One of the strangest things for me to get my head around was the terrible insomnia that I suffered during the early days of my diagnosis. It’s incredible that an illness that makes you so tired can also cause you to stay awake. This had a lot to do with your body clock being out-of sync with your body’s natural rhythms and hormone levels, often due to our natural need at this time for more sleep than necessary, but more on that in another post!
I’m so pleased to say that for the last few years I’ve had some of the best night’s sleep I’ve had since I was a baby and I’m so grateful for them. I wake up feeling refreshed and ready to go, whereas during my illness I felt worse than when I went to bed. Waking up already feeling like you’re heading backwards made me feel incredibly cranky and discouraged. When my insomnia was really bad, just after I’d stopped spending 22 hours a day in bed, I used to sleep until 11pm, wake up, fall asleep again until 1am, then spend until 5am trying to get my body back into a normal sleep rhythm. I used to switch my computer on and play the built-in card games until I felt I was tired. Switching on the computer is obviously once of the worst things you can do for insomnia, but at the time, it was all I felt I could do.
Here are some things to try if you’re suffering from insomnia in CFS:
- Have a relaxing bath just before you want to go to bed
- Change your bed linen, so you fall into fresh sheets (especially effective after a bath!)
- Meditation, meditation, meditation!
- If you don’t fall asleep instantly, don’t fight it (this makes it much worse!), just accept it and relax
- Walk around a little bit if you’re feeling restless- I used to grab a blanket, go downstairs and curl up with a book. I usually found I was ready for sleep in about 20 minutes if I really relaxed.
- Establish a regular ‘going to bed’ routine: mine includes no computer or screens after 8pm (excluding the occasional cinema trip!), using gorgeous herbal products to wash my face with, meditation, reading, breath work and writing a gratitude list.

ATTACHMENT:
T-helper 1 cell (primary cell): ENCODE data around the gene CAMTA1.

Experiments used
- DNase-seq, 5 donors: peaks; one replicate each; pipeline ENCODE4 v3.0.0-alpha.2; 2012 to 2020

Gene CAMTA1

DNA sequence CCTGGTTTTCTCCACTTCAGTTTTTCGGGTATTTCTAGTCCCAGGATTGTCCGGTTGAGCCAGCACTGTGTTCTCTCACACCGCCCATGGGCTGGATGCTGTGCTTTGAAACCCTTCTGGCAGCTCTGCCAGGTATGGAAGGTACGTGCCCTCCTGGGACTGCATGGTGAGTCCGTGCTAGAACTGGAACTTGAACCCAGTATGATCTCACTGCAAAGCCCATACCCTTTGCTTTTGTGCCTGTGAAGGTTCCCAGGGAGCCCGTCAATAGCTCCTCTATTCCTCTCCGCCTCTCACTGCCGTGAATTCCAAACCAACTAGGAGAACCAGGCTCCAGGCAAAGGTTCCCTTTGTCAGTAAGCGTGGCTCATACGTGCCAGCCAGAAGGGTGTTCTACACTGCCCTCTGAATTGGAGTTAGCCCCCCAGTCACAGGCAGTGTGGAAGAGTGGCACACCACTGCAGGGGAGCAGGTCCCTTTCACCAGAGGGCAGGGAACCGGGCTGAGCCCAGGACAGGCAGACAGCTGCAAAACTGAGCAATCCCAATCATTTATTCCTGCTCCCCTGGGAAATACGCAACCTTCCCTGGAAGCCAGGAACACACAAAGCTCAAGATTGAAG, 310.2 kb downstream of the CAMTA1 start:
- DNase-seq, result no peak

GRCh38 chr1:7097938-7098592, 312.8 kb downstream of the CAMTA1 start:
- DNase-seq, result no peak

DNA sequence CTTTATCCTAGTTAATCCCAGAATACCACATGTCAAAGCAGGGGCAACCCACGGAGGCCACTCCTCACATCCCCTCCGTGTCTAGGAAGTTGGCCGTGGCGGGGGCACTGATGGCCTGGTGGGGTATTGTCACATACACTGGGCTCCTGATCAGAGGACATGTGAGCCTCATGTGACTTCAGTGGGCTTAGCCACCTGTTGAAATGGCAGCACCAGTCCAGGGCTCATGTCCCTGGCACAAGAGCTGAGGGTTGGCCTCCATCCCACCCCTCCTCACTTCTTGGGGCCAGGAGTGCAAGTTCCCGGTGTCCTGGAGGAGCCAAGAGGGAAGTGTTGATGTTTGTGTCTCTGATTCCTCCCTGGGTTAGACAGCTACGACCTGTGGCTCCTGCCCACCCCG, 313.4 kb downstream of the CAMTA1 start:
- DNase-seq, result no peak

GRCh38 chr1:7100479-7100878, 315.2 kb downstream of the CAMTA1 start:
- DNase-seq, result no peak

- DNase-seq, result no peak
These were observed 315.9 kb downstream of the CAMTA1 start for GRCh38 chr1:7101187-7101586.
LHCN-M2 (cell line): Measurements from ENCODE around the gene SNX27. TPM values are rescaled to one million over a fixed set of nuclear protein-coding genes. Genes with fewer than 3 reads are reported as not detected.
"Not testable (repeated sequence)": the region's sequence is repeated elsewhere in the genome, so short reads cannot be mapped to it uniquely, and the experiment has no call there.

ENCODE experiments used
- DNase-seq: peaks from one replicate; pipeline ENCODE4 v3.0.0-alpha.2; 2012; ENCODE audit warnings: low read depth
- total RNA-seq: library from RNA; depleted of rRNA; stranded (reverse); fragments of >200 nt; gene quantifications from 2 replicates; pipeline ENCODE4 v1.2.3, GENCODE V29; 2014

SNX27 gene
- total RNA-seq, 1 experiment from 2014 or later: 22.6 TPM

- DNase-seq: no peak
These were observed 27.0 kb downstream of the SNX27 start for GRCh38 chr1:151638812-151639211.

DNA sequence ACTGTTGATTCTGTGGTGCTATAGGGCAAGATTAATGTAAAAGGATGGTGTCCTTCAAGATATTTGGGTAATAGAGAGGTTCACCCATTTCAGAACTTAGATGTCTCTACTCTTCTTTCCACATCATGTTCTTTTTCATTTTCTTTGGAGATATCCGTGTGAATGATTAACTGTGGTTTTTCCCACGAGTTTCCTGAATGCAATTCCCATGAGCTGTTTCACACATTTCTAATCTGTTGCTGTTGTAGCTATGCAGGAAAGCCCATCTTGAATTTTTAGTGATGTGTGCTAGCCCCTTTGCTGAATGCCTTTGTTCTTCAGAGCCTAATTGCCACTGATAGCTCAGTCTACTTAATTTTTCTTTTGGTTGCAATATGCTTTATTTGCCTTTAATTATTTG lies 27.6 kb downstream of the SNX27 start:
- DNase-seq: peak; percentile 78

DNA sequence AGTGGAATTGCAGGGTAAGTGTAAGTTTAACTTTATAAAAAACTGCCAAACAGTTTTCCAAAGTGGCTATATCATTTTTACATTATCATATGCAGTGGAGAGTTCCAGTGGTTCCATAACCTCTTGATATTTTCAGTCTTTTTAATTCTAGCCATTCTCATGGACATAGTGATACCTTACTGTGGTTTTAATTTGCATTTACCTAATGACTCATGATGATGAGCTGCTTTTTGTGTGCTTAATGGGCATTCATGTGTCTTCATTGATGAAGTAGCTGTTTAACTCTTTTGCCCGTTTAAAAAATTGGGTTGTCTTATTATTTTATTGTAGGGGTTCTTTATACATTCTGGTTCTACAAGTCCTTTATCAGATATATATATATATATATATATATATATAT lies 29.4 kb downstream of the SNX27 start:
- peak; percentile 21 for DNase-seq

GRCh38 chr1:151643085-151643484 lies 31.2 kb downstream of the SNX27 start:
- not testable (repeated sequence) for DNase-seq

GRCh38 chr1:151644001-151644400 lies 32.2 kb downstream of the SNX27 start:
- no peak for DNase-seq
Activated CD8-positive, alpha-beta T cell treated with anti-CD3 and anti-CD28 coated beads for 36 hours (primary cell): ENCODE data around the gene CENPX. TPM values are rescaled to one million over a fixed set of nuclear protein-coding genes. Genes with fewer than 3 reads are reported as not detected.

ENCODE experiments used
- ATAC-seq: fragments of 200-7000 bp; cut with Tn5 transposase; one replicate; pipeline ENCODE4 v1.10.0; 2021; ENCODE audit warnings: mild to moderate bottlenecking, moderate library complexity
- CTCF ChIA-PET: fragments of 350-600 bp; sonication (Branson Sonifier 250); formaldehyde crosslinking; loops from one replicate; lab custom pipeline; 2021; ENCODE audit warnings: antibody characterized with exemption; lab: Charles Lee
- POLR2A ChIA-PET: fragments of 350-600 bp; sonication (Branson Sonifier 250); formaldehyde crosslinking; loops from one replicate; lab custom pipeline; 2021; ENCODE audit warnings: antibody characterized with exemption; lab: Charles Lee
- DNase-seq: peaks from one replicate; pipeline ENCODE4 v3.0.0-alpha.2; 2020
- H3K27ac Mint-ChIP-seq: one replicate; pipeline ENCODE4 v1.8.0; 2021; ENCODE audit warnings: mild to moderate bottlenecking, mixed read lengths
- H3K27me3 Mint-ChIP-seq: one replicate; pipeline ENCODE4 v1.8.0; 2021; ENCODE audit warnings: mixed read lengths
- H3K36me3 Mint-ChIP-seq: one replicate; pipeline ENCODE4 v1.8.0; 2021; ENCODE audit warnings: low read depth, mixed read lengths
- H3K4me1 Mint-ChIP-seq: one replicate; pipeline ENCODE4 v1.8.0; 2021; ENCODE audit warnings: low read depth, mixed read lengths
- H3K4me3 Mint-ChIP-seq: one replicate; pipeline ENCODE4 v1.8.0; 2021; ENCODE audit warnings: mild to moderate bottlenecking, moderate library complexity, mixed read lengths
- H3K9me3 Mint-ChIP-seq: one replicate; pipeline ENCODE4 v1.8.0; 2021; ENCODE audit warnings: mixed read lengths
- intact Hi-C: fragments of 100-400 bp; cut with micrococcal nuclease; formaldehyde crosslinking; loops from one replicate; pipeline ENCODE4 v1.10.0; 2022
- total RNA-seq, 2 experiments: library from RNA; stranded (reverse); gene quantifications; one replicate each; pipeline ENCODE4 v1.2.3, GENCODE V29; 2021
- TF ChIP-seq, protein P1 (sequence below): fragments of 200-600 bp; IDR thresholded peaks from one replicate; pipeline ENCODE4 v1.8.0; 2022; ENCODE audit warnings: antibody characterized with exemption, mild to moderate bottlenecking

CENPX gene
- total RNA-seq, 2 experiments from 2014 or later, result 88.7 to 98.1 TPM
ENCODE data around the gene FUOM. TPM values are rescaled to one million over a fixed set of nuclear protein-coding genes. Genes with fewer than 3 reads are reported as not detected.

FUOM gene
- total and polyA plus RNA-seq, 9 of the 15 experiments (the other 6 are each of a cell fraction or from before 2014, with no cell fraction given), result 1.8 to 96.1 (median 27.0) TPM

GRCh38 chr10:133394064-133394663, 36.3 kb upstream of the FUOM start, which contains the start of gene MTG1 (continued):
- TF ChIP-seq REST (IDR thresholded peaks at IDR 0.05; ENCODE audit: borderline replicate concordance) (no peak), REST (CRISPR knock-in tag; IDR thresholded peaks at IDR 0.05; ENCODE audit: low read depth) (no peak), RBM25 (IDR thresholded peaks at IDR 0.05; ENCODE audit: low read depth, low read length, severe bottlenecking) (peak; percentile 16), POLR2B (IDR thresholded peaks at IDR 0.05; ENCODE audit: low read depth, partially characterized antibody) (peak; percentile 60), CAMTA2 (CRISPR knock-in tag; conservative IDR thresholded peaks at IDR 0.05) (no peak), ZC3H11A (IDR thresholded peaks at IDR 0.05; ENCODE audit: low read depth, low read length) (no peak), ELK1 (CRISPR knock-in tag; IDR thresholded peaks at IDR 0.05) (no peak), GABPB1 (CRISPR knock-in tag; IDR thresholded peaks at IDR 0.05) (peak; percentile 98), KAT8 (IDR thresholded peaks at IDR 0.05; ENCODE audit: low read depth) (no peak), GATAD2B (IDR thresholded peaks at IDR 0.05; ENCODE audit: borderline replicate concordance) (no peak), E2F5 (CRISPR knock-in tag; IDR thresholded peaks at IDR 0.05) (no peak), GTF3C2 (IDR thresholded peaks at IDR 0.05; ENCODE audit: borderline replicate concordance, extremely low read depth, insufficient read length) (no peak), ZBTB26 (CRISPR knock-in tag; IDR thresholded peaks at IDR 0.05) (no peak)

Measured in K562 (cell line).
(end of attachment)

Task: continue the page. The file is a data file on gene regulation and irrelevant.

- Read something inspiring and uplifting every night- my favourites include Louise Hay’s ‘You Can Heal Your Life’ and choosing an oracle card from any of Doreen Virtue’s selection and meditating on it for about 15 minutes.
- Rubbing lavender oil on my wrists and neck before bed. If I’m feeling particularly restless, I’ll put a few dots on my pillow too.
- Try not to eat too close to going to bed- you’ll feel that you have to stay up later just to let your food digest.
- Try not to have any big or potentially stressful conversations before going to bed- I’m still learning this one!
- Make sure the temperature of your bedroom is just right, not too hot or too cold.
- Make sure any red lights from TVs or phones are covered up- better still, switch them off altogether! (I can’t stand having my phone on during the night, it really amazes me that people can sleep with them switched on. It’s almost like your mind is on constant alert waiting for someone to get in touch with you!)
- Cut caffeine down, or cut it out completely (have it before 12 noon if you can’t resist!)- camomile tea is a great alternative
Most importantly, do not think about the possibility of having insomnia- don’t let your brain stay awake because you’ve subconsciously told it you’re expecting it to!
I hope these tips help you in some way- I used to dread going to up to bed incase I couldn’t sleep, but now I have to say I absolutely love it! Please let me know if you have any tips and I’ll add them to this list with your name.
Love and sweet dreams,
Click here for another article I wrote for MindBodyGreen on insomnia and not being able to sleep.